Electoral reform to a system of direct election of mayors has recently been promoted in a number of countries. It has been advocated as a way of strengthening local government, improving governance, and increasing accountability. However, studies supporting such a change have been detached from research on electoral systems and electoral reform. This article examines the consequences of a shift to a two-ballot system through Israel's 30-year experience following reform of the system for local government elections. The move to direct election of mayors led to a major decline in the main national parties and a rise in smaller parties representing a variety of sectoral interests. This resulted in greater political pluralism and increased representation for a variety of groups, while at the same time widening the gap between national and local elected leaders. The results of this electoral reform raise important considerations for local government reforms that have been proposed in other countries.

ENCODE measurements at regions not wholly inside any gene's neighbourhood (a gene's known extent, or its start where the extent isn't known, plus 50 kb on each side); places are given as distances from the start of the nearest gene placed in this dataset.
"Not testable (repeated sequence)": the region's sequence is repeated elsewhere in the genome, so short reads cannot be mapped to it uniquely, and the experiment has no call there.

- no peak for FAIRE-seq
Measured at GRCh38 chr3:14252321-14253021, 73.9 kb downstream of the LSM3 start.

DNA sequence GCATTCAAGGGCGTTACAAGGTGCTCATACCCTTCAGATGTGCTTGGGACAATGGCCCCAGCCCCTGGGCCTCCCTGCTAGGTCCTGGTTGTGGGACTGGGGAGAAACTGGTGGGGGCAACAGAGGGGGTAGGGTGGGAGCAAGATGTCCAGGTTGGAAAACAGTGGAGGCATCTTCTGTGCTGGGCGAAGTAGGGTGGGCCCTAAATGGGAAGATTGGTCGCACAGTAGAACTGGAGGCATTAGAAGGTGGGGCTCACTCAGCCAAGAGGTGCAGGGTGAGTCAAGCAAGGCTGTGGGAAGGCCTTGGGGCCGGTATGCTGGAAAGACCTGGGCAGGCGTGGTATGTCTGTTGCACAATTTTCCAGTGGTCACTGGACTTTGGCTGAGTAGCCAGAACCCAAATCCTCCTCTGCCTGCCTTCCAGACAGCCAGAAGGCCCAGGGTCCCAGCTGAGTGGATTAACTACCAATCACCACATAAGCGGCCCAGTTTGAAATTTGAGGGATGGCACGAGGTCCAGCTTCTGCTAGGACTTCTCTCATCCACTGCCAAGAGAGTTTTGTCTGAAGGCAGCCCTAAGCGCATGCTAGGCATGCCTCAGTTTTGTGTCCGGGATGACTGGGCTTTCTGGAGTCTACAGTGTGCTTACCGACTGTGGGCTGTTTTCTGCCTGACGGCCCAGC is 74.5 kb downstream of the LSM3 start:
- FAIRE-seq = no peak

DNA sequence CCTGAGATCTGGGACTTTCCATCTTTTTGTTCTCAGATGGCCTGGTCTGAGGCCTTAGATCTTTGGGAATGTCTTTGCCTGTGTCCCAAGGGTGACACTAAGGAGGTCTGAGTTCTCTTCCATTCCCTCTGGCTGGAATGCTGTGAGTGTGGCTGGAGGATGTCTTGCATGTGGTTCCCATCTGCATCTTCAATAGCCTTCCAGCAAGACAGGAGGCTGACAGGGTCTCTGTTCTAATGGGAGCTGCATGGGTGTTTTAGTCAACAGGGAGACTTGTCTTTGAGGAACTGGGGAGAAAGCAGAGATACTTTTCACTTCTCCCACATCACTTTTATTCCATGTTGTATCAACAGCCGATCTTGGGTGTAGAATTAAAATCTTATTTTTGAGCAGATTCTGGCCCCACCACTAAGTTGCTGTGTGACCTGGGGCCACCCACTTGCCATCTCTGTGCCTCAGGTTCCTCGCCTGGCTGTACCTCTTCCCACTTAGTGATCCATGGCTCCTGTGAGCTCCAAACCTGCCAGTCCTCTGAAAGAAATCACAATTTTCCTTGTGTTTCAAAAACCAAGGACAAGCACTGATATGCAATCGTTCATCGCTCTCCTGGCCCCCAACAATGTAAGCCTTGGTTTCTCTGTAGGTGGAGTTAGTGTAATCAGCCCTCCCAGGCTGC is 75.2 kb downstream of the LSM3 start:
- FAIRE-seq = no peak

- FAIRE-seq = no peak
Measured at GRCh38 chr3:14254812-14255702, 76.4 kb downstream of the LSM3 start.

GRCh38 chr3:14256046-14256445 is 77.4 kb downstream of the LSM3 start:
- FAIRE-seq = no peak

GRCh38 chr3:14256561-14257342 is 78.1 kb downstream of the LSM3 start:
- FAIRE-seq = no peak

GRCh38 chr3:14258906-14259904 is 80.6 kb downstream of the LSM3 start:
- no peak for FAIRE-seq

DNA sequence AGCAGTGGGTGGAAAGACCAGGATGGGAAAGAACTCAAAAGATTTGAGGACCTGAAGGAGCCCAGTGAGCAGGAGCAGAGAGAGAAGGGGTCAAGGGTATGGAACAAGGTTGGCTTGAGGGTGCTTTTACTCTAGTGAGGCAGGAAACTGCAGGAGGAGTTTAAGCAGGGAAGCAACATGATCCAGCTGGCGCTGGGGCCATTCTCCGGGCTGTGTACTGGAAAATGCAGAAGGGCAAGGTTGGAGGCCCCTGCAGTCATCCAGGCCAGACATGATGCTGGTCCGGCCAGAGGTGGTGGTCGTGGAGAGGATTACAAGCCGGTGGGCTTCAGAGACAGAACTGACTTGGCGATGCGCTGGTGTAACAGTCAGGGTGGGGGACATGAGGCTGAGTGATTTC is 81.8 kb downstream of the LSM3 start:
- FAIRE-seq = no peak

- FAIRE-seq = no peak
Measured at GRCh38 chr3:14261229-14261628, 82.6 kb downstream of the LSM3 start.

All Science Journal Classification (ASJC) codes
- Sociology and Political Science